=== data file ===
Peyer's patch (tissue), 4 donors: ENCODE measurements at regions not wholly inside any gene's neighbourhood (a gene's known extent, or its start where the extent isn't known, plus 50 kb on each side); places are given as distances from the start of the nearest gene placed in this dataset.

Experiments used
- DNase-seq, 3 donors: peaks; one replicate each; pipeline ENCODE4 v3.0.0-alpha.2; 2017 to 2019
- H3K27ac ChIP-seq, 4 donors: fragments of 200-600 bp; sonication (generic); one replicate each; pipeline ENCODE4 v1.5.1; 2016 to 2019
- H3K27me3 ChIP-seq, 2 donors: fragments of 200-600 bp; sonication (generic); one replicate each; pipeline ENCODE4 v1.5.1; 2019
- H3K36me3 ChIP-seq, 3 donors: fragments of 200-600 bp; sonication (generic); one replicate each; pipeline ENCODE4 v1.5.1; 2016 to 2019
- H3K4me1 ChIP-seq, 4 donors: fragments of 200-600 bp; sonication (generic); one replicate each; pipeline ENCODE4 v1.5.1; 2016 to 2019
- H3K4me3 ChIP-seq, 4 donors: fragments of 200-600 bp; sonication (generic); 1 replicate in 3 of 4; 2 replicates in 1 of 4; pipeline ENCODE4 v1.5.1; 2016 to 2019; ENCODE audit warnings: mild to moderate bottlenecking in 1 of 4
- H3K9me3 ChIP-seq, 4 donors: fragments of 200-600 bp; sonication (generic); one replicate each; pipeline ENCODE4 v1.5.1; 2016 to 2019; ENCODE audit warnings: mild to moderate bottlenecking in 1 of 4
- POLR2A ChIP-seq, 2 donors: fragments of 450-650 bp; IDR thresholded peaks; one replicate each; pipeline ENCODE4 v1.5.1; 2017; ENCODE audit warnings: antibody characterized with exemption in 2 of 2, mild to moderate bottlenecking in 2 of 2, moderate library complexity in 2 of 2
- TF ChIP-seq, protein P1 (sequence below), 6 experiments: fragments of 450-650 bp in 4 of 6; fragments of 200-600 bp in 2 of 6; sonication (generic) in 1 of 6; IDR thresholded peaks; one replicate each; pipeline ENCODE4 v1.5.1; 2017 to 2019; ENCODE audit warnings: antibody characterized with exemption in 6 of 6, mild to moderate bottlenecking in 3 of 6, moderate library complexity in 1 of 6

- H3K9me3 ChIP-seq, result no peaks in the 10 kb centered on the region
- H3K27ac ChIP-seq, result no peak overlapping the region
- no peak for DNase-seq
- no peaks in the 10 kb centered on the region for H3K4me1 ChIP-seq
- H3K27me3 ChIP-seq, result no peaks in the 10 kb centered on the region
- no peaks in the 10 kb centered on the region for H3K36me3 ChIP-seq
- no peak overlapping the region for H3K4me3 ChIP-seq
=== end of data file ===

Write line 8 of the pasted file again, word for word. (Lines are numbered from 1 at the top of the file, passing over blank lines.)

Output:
- H3K4me3 ChIP-seq, 4 donors: fragments of 200-600 bp; sonication (generic); 1 replicate in 3 of 4; 2 replicates in 1 of 4; pipeline ENCODE4 v1.5.1; 2016 to 2019; ENCODE audit warnings: mild to moderate bottlenecking in 1 of 4